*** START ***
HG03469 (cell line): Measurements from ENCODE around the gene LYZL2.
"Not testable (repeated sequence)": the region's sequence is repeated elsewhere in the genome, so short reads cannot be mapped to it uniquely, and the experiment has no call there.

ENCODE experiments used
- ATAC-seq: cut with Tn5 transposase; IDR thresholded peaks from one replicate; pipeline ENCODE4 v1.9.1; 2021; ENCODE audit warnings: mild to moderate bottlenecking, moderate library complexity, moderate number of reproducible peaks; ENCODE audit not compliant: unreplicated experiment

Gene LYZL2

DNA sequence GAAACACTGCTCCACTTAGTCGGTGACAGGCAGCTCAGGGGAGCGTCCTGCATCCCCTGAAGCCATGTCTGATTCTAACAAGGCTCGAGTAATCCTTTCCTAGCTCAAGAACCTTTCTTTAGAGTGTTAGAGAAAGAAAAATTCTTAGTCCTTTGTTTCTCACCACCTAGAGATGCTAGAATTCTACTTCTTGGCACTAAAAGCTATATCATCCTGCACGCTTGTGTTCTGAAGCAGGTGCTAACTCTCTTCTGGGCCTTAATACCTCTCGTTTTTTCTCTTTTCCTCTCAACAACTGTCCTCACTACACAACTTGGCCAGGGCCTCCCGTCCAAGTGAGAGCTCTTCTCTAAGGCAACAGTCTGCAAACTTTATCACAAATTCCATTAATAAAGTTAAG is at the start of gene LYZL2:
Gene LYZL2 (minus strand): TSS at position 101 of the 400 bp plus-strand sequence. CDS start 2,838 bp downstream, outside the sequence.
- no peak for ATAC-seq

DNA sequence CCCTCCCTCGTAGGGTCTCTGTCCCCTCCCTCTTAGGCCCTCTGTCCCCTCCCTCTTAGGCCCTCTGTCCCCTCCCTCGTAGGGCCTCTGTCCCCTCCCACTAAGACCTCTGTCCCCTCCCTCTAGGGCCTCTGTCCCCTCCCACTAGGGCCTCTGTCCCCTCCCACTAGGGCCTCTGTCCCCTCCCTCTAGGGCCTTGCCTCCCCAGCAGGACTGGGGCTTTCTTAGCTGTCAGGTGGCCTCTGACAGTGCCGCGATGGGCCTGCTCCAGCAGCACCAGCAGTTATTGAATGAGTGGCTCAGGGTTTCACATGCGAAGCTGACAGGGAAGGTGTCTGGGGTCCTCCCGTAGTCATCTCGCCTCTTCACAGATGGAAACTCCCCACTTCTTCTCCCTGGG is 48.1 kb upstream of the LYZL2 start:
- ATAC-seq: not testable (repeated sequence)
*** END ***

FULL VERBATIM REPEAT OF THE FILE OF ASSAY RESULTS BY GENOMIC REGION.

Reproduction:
HG03469 (cell line): Measurements from ENCODE around the gene LYZL2.
"Not testable (repeated sequence)": the region's sequence is repeated elsewhere in the genome, so short reads cannot be mapped to it uniquely, and the experiment has no call there.

ENCODE experiments used
- ATAC-seq: cut with Tn5 transposase; IDR thresholded peaks from one replicate; pipeline ENCODE4 v1.9.1; 2021; ENCODE audit warnings: mild to moderate bottlenecking, moderate library complexity, moderate number of reproducible peaks; ENCODE audit not compliant: unreplicated experiment

Gene LYZL2

DNA sequence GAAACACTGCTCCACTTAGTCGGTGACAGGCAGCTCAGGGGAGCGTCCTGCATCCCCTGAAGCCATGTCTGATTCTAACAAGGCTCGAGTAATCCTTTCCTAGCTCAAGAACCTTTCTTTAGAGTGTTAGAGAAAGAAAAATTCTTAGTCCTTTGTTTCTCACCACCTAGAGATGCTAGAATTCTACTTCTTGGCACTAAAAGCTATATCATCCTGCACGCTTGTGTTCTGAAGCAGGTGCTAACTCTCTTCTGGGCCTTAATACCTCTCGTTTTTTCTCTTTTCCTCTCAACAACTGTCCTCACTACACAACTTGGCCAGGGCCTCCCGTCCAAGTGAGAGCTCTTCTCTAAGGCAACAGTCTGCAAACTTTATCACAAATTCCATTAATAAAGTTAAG is at the start of gene LYZL2:
Gene LYZL2 (minus strand): TSS at position 101 of the 400 bp plus-strand sequence. CDS start 2,838 bp downstream, outside the sequence.
- no peak for ATAC-seq

DNA sequence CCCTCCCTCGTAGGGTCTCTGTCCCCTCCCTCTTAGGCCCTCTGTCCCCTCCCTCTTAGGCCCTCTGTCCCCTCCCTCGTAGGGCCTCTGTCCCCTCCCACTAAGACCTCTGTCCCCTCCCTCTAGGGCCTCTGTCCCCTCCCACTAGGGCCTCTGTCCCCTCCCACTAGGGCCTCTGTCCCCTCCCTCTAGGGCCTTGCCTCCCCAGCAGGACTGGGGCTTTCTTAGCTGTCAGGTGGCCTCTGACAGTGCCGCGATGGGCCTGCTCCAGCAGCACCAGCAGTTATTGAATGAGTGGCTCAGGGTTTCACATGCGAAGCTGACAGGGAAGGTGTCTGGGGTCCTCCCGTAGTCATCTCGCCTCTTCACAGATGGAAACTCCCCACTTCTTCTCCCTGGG is 48.1 kb upstream of the LYZL2 start:
- ATAC-seq: not testable (repeated sequence)